MVB had a short but glorious run as an Uptown pop-up, taking over Slim Goodies Diner (3322 Magazine St., 891-3447) on Sunday nights to serve burgers. Starting Thursday, Feb. 2, the star item from its menu, the Most Valuable Burger, will have a permanent home at Liberty’s Kitchen, a nonprofit café in Mid-City that doubles as a training program for teens and young adults who want to change the course of their lives.
MVB was a side project of Liberty’s Kitchen chef Hardie McDonald, local restaurateur and caterer Joel Dondis and Peter Thriffiley and Rene Louapre, two attorneys who run the food blog Blackened Out. They ended the project last year, and McDonald credits Louapre with the idea of using the MVB recipe as a way to help Liberty’s Kitchen.
“It makes a lot of sense,” McDonald says. “Our students will get experience making burgers from scratch and cooking them to order properly in the cafe.”
The way burger joints are proliferating around town these days, that looks to be pretty marketable experience. In fact, Liberty’s Kitchen has already placed one of its graduates at Tru Burger, the new burger joint from chef Aaron Burgau and partners, and McDonald says the nonprofit is also talking with the Company Burger, chef Adam Biderman’s burger shop, about a job there for another graduate.
He often haunted flea markets and rummage sales, and with his leather jacket and shades, Jimmy Descant looked more like a musician than a visual artist. Then his retro-futurist rocket ship sculptures cobbled from vintage vacuum cleaner and car parts began turning up at emerging artist galleries, and he called himself “Rocket Man,” which fit his hip persona. His early work was always fun but more cool than deep, more pop than profound. When Hurricane Katrina struck he lost his home and studio, and like many orphans of the storm he wandered, finally settling in Colorado. Flash forward six years and he now has a show at the Ogden Museum, and while the Ogden has always had a populist flair, his recent wall sculptures based on the “shape” of Louisiana, both geographically and figuratively, stand on their own.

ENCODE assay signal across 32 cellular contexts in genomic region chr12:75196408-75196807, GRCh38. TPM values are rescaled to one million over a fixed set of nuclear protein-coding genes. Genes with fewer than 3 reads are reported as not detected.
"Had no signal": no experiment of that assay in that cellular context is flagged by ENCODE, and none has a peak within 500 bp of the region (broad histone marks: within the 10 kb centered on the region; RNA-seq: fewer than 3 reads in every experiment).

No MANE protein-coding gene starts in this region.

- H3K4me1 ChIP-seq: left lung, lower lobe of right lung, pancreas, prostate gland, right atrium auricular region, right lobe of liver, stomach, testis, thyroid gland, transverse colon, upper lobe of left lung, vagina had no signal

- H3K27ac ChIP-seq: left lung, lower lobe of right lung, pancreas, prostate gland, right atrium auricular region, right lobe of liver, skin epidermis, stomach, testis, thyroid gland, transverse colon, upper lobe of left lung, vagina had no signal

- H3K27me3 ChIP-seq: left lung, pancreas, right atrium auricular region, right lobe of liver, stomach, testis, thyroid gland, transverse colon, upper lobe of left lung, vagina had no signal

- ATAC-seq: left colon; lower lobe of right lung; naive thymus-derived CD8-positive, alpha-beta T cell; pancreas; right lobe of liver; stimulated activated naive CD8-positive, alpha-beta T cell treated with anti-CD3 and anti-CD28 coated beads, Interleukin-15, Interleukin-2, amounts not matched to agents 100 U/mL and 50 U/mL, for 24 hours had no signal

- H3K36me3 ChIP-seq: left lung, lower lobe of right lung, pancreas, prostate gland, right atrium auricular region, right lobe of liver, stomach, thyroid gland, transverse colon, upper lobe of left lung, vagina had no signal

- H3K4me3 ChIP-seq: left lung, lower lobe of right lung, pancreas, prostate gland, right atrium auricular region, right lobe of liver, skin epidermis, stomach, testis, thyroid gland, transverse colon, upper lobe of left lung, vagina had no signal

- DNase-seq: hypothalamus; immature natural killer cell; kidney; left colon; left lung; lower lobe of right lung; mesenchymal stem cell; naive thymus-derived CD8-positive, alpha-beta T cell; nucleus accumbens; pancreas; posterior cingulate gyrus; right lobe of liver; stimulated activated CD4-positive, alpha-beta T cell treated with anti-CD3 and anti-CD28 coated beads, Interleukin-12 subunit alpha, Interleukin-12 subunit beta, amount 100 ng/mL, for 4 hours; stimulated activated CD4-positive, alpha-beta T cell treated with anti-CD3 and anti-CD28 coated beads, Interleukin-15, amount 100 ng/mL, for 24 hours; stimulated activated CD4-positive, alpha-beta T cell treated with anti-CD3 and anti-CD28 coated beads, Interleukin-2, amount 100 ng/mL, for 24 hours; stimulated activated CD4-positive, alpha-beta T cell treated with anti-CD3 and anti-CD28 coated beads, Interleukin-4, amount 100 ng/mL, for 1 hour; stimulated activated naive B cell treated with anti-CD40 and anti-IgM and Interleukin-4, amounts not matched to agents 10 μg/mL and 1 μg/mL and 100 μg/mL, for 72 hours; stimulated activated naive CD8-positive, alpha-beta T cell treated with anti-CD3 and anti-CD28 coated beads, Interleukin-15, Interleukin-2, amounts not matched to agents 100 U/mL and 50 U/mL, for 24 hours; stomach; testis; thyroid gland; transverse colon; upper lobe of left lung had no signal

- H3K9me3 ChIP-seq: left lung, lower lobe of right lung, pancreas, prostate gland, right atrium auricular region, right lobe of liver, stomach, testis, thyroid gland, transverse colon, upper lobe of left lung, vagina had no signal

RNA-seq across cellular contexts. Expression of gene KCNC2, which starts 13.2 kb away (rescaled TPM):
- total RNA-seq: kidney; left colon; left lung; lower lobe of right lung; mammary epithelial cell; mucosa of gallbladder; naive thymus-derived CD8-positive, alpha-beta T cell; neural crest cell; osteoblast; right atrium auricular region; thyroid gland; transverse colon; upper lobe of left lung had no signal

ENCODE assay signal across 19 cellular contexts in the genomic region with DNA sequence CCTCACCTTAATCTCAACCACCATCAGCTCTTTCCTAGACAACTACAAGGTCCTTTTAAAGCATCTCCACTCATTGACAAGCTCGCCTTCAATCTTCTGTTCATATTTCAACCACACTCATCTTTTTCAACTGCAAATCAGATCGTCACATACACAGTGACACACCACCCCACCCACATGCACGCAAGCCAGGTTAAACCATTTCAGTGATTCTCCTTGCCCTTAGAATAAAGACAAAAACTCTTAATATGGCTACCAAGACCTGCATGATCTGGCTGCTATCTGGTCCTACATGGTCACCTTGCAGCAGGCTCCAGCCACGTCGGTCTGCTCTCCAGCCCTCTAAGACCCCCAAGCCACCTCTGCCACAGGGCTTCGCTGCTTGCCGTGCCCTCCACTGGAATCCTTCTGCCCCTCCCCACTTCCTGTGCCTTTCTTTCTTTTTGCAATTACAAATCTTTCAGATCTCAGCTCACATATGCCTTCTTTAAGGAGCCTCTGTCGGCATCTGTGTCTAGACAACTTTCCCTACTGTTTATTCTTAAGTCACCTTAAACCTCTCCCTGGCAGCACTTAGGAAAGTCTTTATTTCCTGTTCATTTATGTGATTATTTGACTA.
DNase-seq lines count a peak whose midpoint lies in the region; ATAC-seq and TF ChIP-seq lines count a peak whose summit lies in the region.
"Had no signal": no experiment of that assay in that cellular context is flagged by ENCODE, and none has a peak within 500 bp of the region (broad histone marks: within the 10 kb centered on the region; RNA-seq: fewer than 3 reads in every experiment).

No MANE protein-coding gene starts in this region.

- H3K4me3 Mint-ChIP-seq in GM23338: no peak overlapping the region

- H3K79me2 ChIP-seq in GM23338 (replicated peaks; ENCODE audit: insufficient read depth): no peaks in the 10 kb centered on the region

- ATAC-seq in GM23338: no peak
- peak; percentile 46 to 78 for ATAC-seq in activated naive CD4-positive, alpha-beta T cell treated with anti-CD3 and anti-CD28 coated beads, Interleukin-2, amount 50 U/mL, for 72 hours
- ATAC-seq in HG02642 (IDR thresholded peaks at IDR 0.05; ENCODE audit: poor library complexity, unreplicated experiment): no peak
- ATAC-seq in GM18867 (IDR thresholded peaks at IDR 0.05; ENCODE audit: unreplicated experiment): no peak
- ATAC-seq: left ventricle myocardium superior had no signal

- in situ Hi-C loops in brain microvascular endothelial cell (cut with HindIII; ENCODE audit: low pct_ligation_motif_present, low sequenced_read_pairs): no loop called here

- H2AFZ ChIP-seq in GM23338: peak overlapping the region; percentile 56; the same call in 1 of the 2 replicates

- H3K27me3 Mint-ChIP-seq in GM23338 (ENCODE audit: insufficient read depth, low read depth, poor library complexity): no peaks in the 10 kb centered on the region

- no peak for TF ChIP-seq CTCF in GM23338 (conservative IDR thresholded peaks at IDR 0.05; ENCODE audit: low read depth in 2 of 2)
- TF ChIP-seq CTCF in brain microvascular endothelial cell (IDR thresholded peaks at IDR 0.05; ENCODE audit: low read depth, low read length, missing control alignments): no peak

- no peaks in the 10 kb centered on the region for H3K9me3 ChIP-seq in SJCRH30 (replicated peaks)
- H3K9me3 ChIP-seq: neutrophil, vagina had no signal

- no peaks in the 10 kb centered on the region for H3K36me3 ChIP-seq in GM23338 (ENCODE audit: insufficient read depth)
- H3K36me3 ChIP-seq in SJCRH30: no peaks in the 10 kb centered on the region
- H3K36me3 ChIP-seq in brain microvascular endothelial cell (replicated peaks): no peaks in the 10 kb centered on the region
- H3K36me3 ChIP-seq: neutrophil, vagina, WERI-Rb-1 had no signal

More urbane than many other self-taught artists, his works mingle the aura of the past with acerbic social commentary. Louisiana Family Farm (Angola) is a miasma of colorful old electrical parts, telephones, crucifixes, handcuffs, dials, gauges and plastic praying hands all mounted in orderly anarchy on a board in the shape of Louisiana. And like the state itself, it’s a mixture of sweetness and irony, nostalgia and strangeness. Nights of Drunk Driving in the Days of K&B is a tartly amorphous evocation of his Chalmette adolescence complete with old K&B beer cans, chrome trophies, hood ornaments, window cranks and chicken bones all arranged with the taxonomic precision of a hex. We N.O. (pictured) expresses solidarity with tsunami ravaged Japan, and another features an old photograph of Jimmy Swaggart in a rusty frame encircled by a halo of mouse traps, gears and chicken bones in a metaphysical gumbo. Like the recent video exhibition at the Pearl, or the Music Box performances, or Dawn Dedeaux’s Prospect.2 piece, most of these works convey a surreal sense of place. As Descant puts it: “I live and create in Colorado, but I will always be a New Orleanian.”
The Shape of Louisiana
Through April 8
Ogden Museum of Southern Art, 925 Camp St., 539-9600
Following this month's conference of U.S. mayors announcing support for the Freedom to Marry initiative, the U.S. Department of Housing and Urban Development (HUD) this week announced new provisions to "ensure that its core housing programs are open to all eligible persons, regardless of sexual orientation or gender identity."